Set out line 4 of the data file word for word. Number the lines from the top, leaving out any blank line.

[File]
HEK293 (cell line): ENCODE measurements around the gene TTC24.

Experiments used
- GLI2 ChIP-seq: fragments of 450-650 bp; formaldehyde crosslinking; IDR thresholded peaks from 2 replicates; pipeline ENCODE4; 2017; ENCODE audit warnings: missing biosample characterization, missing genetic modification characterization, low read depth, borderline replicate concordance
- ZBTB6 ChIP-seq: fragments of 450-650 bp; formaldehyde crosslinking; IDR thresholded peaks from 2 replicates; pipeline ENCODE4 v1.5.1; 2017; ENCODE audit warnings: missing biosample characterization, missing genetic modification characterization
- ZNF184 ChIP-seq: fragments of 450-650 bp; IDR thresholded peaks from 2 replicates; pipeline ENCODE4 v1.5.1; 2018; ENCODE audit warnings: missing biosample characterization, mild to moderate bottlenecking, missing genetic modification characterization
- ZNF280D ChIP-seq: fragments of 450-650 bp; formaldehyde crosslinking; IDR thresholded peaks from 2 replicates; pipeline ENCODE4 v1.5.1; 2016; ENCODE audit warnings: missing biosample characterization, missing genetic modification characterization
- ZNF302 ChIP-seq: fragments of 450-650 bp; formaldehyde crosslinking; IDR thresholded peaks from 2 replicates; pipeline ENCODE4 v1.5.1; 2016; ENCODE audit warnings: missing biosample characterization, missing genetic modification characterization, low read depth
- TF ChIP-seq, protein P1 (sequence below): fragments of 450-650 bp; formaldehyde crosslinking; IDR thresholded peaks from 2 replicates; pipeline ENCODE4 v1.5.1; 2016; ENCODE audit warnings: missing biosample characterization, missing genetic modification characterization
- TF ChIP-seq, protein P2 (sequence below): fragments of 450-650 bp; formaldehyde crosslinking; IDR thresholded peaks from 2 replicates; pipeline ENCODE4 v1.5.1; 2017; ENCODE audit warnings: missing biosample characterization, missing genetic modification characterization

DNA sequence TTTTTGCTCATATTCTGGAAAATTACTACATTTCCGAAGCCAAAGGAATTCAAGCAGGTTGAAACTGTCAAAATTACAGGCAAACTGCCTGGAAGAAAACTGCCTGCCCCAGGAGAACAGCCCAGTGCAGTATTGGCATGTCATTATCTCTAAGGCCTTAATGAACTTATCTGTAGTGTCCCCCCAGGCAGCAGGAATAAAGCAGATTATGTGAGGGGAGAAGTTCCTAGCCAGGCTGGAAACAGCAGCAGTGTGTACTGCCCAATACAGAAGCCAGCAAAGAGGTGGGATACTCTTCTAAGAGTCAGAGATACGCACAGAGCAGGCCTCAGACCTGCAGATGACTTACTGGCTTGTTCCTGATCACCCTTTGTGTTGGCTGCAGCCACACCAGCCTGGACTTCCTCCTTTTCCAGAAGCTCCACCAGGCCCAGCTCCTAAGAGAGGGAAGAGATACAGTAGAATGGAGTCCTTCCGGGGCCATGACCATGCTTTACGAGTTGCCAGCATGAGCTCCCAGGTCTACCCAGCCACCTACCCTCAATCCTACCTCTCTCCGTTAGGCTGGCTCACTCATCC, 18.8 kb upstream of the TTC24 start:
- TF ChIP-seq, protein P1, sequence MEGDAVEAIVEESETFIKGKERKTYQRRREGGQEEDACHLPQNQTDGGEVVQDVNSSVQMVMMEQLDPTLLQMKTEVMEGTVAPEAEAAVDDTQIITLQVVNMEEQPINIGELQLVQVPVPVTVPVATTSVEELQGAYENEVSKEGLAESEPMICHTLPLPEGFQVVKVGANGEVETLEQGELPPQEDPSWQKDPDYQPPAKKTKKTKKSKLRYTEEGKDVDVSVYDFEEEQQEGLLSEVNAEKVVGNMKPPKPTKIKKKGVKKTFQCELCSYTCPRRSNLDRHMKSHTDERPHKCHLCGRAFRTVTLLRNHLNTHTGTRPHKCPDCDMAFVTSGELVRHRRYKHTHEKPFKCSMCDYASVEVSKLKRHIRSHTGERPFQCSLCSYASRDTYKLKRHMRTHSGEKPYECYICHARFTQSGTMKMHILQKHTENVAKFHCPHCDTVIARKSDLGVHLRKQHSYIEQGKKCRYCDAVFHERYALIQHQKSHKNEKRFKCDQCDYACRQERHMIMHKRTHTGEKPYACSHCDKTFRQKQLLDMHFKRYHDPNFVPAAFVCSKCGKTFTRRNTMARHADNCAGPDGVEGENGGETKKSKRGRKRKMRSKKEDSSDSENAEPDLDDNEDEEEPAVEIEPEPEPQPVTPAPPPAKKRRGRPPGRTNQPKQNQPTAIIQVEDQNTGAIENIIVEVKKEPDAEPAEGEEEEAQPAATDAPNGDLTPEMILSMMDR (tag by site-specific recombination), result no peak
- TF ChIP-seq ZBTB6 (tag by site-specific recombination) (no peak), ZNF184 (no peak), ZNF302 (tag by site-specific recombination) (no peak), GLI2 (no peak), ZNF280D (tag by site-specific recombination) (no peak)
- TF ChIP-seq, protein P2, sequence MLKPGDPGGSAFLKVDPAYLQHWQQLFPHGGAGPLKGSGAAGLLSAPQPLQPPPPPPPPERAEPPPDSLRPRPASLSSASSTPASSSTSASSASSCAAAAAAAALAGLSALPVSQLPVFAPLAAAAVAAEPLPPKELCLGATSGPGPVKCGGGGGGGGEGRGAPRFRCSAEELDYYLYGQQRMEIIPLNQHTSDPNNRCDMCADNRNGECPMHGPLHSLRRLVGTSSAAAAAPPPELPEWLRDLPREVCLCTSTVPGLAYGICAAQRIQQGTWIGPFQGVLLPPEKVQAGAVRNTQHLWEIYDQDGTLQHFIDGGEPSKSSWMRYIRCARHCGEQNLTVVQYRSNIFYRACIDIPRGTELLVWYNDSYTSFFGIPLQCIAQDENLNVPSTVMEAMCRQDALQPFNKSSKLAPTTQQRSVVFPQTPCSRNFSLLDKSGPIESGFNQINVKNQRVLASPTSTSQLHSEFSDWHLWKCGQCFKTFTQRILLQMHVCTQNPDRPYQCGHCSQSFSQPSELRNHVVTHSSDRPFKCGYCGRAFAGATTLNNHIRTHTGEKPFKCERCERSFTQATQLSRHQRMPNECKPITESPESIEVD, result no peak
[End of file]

- ZBTB6 ChIP-seq: fragments of 450-650 bp; formaldehyde crosslinking; IDR thresholded peaks from 2 replicates; pipeline ENCODE4 v1.5.1; 2017; ENCODE audit warnings: missing biosample characterization, missing genetic modification characterization